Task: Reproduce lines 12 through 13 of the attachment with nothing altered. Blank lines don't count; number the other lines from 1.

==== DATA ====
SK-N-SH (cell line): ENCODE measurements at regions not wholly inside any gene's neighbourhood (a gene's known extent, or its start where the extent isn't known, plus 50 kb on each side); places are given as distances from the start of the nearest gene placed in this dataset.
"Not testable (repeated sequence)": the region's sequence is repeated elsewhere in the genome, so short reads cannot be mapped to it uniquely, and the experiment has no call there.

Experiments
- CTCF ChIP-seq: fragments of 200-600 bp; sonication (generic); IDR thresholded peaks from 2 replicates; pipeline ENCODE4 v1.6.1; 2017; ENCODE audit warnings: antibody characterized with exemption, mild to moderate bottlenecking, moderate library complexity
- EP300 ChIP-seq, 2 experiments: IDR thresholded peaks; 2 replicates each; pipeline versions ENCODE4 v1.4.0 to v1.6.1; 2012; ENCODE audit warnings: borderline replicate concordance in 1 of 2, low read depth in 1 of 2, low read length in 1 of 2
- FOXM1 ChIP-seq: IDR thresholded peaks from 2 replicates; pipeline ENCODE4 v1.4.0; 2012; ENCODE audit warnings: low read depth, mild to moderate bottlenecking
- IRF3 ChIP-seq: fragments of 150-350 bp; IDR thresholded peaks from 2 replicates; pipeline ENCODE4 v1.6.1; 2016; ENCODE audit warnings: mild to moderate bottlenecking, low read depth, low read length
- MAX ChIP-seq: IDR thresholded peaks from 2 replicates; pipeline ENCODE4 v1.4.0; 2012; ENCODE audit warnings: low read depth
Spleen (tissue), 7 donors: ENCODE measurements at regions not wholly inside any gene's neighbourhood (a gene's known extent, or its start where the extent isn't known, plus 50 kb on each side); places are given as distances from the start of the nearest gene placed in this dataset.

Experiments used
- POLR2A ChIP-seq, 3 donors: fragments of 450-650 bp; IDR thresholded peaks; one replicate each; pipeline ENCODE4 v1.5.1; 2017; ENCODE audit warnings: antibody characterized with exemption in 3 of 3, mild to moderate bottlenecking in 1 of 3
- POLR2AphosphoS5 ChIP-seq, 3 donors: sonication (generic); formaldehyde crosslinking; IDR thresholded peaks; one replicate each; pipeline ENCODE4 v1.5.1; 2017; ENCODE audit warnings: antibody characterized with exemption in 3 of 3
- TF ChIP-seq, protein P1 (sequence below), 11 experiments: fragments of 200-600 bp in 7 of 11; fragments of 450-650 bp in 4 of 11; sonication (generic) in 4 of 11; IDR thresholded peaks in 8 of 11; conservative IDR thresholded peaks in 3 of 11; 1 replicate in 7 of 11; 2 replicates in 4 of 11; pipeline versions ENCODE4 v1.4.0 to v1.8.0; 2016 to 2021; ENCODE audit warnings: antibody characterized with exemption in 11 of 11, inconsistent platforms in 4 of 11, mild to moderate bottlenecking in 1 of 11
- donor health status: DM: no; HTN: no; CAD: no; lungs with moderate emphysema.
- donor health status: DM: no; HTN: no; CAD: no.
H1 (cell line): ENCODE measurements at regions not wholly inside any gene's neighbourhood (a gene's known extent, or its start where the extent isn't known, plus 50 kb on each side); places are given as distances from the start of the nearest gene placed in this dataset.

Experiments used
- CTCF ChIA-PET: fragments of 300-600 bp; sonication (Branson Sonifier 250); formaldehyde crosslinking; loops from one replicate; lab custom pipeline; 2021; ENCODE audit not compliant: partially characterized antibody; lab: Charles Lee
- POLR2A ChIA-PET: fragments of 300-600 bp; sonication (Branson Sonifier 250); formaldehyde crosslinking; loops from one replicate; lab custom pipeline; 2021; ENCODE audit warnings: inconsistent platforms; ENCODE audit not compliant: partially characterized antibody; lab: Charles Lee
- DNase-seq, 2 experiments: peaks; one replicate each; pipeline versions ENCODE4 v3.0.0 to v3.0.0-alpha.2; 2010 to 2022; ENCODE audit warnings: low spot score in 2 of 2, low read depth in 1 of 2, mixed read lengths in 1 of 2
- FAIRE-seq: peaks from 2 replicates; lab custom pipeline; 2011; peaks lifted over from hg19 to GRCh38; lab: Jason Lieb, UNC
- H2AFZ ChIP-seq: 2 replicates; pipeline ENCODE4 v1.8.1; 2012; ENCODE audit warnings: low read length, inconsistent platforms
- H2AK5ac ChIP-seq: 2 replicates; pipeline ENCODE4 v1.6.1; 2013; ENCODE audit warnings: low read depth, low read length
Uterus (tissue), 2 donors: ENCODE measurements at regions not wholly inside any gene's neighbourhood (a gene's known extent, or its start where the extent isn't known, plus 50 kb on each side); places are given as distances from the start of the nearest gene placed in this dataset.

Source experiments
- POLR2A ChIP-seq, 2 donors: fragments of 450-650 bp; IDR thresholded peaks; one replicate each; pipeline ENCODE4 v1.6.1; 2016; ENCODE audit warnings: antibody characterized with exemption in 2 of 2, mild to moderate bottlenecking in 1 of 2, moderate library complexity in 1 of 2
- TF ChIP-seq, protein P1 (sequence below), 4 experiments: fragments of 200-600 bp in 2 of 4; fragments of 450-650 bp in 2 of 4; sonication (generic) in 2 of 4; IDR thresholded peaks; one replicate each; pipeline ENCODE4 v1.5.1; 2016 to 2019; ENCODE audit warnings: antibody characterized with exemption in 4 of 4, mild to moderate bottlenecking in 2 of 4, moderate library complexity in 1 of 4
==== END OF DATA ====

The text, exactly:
- POLR2AphosphoS5 ChIP-seq, 3 donors: sonication (generic); formaldehyde crosslinking; IDR thresholded peaks; one replicate each; pipeline ENCODE4 v1.5.1; 2017; ENCODE audit warnings: antibody characterized with exemption in 3 of 3
- TF ChIP-seq, protein P1 (sequence below), 11 experiments: fragments of 200-600 bp in 7 of 11; fragments of 450-650 bp in 4 of 11; sonication (generic) in 4 of 11; IDR thresholded peaks in 8 of 11; conservative IDR thresholded peaks in 3 of 11; 1 replicate in 7 of 11; 2 replicates in 4 of 11; pipeline versions ENCODE4 v1.4.0 to v1.8.0; 2016 to 2021; ENCODE audit warnings: antibody characterized with exemption in 11 of 11, inconsistent platforms in 4 of 11, mild to moderate bottlenecking in 1 of 11